ESG and generational methods for retirement advisors

From Steve Bogner

Over the next three decades, Gen Xers, Millennials, and Gen Zers will be the beneficiaries of around $ 70 trillion that will be passed on to them from their parents and grandparents.

Retirement plan advisors should understand what makes these next-generation investors different from the generations before them.

One such differentiator is the growing importance of socially conscious investors in balancing their core beliefs with their investments in assessing a company’s sustainability commitments.

We are of course talking about environmental, social and governance criteria (ESG):

  • environment. Is the company a good steward of nature?
  • Social. Does the company treat its community, suppliers, customers and employees with respect?
  • guide. Do leadership, executive compensation, shareholder rights, internal controls and audits of the company meet the highest expectations?

Although a mutual fund that claims to meet ESG standards may be offered to a participant in retirement plans, an investment in the fund may not be in line with a participant’s overall investment strategy. And as trustees, we have a responsibility to encourage plan participants to weigh a number of factors, including performance.

As a result, it is our responsibility to clearly communicate to participants the impact of adding ESG-related investments to their portfolios.

Under the previous administration, the Department of Labor issued a decision that focused on the “financial” impact of an ESG investment. However, under the current government, this language is unlikely to be promoted.

And as David Levine of Groom Law Group, a leader in social benefits, health and retirement with headquarters in Washington, DC, says, “The (DOL) guidelines will continue to go back and forth as administrations change.”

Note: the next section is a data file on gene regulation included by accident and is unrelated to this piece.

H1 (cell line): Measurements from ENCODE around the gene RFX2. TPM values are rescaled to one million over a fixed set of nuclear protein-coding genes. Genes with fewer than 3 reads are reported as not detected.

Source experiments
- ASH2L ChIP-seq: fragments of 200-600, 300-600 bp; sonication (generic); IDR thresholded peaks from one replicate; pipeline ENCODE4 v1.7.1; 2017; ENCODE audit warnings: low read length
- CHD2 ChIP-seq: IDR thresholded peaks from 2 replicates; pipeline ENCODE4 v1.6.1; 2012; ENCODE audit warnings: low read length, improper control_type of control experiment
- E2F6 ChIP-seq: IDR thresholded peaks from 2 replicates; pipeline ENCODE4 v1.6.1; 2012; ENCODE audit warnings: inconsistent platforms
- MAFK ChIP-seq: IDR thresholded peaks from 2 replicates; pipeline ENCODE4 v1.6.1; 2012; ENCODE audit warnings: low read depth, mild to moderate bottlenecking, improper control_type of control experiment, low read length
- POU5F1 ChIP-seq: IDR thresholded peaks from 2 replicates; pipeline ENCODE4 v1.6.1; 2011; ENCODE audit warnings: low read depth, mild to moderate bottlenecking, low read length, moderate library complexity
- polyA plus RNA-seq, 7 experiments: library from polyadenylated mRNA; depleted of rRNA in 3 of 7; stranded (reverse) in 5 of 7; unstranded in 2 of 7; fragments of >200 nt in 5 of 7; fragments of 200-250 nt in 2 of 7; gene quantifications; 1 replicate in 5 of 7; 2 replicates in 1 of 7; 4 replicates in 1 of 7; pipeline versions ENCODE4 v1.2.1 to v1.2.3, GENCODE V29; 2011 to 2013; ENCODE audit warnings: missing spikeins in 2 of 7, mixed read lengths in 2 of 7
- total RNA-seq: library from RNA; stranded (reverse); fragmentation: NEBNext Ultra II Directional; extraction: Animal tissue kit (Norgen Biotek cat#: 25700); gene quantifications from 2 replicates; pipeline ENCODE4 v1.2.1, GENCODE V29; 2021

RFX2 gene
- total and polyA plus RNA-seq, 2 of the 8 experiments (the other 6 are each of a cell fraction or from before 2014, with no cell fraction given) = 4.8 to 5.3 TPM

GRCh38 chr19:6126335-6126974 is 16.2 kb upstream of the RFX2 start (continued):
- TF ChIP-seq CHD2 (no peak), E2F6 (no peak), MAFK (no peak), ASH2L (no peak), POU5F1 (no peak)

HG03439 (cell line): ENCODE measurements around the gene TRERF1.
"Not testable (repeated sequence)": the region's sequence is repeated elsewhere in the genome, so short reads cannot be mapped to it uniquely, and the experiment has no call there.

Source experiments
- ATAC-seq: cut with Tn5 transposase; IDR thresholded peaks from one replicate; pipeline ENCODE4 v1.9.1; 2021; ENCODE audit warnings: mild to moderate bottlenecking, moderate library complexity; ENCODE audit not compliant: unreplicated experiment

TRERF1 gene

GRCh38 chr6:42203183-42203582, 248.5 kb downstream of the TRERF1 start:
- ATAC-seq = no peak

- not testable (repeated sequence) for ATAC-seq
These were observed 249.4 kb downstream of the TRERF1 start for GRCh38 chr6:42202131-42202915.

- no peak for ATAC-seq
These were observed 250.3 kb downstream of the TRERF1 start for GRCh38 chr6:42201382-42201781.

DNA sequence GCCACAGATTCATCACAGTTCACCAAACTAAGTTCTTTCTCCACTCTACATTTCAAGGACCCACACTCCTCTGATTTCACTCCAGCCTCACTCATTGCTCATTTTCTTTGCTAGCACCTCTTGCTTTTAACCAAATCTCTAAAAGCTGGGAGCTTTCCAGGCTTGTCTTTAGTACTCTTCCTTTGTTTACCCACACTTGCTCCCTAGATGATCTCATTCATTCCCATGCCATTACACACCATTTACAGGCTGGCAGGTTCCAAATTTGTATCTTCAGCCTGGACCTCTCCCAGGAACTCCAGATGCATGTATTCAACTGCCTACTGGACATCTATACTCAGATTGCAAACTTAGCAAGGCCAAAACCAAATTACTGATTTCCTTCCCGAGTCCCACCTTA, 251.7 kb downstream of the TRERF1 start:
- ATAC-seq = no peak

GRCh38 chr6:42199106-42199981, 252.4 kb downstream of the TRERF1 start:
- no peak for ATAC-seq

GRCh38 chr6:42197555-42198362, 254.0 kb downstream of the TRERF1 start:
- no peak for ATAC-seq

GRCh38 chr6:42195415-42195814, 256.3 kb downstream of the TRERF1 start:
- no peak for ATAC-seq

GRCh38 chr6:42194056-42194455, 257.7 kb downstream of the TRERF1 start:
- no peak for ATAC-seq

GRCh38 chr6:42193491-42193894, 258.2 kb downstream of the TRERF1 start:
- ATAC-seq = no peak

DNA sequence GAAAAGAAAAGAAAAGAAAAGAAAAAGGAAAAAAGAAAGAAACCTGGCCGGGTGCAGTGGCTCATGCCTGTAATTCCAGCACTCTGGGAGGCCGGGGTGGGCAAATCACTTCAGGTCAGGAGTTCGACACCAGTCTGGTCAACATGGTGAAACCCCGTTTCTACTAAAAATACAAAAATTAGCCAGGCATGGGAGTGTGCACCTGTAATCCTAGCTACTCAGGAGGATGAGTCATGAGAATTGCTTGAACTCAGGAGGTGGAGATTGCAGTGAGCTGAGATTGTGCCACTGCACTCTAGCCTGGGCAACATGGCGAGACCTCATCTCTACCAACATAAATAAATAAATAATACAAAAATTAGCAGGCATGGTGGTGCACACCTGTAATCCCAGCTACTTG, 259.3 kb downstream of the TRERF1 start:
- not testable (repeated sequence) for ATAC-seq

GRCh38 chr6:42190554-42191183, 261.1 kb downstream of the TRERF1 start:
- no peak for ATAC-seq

Regardless, as trustees, we should identify the risks to the plans we advise in order to protect the plan sponsor, as we also offer facilities for participants who may be subject to the whims of Washington.

The central theses:

  • The failure of the Qualified Default Investment Alternative (QDIA) in an ESG investment can expose the plan sponsor to an increased risk.
  • A traditional fund structure with a robust range of products in various asset classes has traditionally been prudent.
  • One strategy to consider is to spice up the current offerings with a select number of ESG options. The planning advisor should also consider why the investments are viable. It is also a good idea to compare the ESG funds in terms of costs and performance.

Finally, educate the plan sponsor / committee and participants about why it is important to see these options as a complement to the existing portfolio and the potential risks associated with investing solely in the context of ESG criteria.

We don’t know if this ESG trend will continue, but for now we should try to balance market demands with our responsibility to protect plan sponsors and participants.

About the author: Steve Bogner joined Treasury Partners in 2011 after 11 years with Morgan Stanley Smith Barney. He is responsible for the retirement planning of Treasury Partners, with a focus on reducing overall plan risk and fiduciary liability. His areas of expertise include defined contribution / defined benefit plans and unqualified deferred compensation plans. He is a certified 401 (k) professional and holds Series 7, 31 and 63 securities licenses, a Series 65 investment advisor license, and a life and health insurance license. He was named “Top 401 Retirement Plan Advisors” by the Financial Times in 2016, 2017, 2018, 2019 and 2020.

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